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European Commission

Algirdas Šemeta

Commissioner responsible for Taxation and Customs Union, Audit and Anti-fraud

Financial Transaction Tax through Enhanced Cooperation

Press statement / Brussels

14 February 2013

Ladies and Gentlemen,

It is a great pleasure to be able to present today's proposal to you.

It sets out the details of the Financial Transaction Tax to be applied by 11 Member States through enhanced cooperation.

And, in doing so, it lays the final paving stone on the road towards a common FTT in the EU - the first Financial Transaction Tax ever to be implemented at regional level.

What we have proposed is an unquestionably fair, technically sound and legally robust tax.

A tax which will strengthen our Single Market and temper irresponsible financial trading.

A tax which will deliver an estimated 30-35 billion euros a year, when implemented by the 11 Member States in question.

As clearly requested by the 11 participating Member States, the Commission stuck closely to our original FTT blueprint when drawing up this proposal..

This means we kept the low rates of 0.1% for shares and bonds, and 0.01% for derivatives.

We maintained the wide base, covering all financial institutions and all financial instruments.

The real economy continues to be protected, as we ring-fenced ordinary financial activities of citizens and businesses, as well as activities linked to raising capital.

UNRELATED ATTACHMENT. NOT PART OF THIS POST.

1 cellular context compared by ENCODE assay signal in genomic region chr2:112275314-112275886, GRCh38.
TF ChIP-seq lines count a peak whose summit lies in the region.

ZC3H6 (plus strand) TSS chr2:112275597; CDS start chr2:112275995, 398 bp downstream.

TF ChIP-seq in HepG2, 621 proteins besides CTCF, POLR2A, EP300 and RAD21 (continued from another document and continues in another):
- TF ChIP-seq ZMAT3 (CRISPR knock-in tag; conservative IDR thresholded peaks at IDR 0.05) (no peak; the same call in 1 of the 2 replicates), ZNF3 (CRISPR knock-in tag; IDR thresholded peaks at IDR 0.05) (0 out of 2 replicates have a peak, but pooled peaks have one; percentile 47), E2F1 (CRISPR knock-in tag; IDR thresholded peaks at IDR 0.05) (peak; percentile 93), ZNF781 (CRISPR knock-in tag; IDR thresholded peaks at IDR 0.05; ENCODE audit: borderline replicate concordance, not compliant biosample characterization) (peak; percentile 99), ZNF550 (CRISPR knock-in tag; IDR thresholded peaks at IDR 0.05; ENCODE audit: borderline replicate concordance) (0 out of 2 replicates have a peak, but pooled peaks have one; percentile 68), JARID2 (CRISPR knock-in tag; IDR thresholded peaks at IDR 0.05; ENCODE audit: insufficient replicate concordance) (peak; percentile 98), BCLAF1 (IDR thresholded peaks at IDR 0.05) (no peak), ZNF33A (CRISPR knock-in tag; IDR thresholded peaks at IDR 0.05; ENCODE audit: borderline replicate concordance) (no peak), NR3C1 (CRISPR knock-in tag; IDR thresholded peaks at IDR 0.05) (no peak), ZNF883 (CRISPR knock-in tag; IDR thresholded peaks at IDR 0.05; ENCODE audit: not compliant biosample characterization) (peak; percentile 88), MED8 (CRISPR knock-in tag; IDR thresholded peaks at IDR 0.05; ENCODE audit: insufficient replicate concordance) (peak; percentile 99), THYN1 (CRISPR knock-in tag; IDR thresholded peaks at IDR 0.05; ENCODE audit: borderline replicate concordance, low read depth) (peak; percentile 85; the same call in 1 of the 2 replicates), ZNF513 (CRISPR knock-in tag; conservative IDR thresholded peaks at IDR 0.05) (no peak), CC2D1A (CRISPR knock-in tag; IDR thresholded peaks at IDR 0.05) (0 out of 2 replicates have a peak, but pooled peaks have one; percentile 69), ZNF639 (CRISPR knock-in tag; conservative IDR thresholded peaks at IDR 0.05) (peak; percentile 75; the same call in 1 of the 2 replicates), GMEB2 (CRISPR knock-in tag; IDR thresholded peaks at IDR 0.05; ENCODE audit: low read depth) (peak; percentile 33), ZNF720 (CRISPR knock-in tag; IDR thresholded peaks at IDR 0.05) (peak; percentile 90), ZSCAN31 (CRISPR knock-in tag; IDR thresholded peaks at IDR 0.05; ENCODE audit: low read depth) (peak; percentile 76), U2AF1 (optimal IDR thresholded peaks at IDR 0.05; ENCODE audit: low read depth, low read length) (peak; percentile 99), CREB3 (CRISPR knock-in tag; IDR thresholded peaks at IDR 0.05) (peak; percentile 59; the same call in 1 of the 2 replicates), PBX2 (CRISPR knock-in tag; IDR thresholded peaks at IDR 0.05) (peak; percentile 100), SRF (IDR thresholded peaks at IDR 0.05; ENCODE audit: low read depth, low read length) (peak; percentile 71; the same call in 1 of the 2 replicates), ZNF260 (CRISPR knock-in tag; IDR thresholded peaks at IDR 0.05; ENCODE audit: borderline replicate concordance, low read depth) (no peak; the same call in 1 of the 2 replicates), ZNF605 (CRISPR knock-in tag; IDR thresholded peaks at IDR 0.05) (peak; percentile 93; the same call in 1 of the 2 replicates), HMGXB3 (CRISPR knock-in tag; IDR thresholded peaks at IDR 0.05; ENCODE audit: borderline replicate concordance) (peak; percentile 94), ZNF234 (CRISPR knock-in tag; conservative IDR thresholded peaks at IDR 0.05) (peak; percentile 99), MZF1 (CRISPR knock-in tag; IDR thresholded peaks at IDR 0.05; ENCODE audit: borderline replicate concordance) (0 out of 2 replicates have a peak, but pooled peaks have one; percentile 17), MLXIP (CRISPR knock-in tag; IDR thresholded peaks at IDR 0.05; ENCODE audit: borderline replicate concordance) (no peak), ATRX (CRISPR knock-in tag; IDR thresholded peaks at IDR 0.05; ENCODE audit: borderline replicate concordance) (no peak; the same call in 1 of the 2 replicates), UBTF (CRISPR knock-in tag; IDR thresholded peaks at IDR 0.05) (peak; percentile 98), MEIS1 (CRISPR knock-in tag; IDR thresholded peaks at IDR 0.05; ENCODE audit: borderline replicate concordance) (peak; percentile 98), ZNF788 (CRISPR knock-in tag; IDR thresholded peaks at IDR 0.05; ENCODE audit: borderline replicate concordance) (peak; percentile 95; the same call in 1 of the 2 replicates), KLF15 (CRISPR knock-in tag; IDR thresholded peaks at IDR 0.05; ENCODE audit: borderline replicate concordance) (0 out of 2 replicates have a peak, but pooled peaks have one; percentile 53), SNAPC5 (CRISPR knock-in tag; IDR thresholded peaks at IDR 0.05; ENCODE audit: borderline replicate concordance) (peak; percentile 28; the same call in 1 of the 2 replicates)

Transactions related to monetary policy, refinancing and public debt management are also outside the scope.

Finally, the solid safeguards against relocation of the financial sector from the participating States are not only preserved from the initial proposal – but reinforced.

In terms of changes in today's proposal compared to that which I presented in September 2011, there are just a few.

And each of these changes has been introduced for a valid and rational reason:

Either they give more legal certainty to the text, for example, by clarifying the definition of a financial institution and explicitly excluding the ECB, EFSF and ESM from the scope.

Or they reinforce anti-avoidance measures, for example, by complementing the "residence principle" we had already envisaged in the last proposal with the "issuance principle".

Overall , this would mean that any transactions would be taxed as long as there is an established economic link to the FTT-zone, be it through parties to the transaction, or if the traded product was issued there.

Such provisions provide strong protection against relocation or avoidance for the Member States applying the FTT.

It also preserves the non-participating Member States from any adverse impact on their rights and obligations under the treaty.

Ladies and Gentlemen,

Eleven Member States called for this proposal I have presented today, so that they can move ahead with the FTT through enhanced cooperation.

I now call on them to continue to push ahead with ambition. This would respond to the long-time demands of our citizens, who have long understood the benefits that a harmonised approach on the FTT can bring.

Every procedural step to facilitate an FTT through enhanced cooperation has been met now, and nothing stands in the way of its implementation.

I now hand over to the 11 Member States to drive, decide and deliver on this harmonised Financial Transaction Tax.

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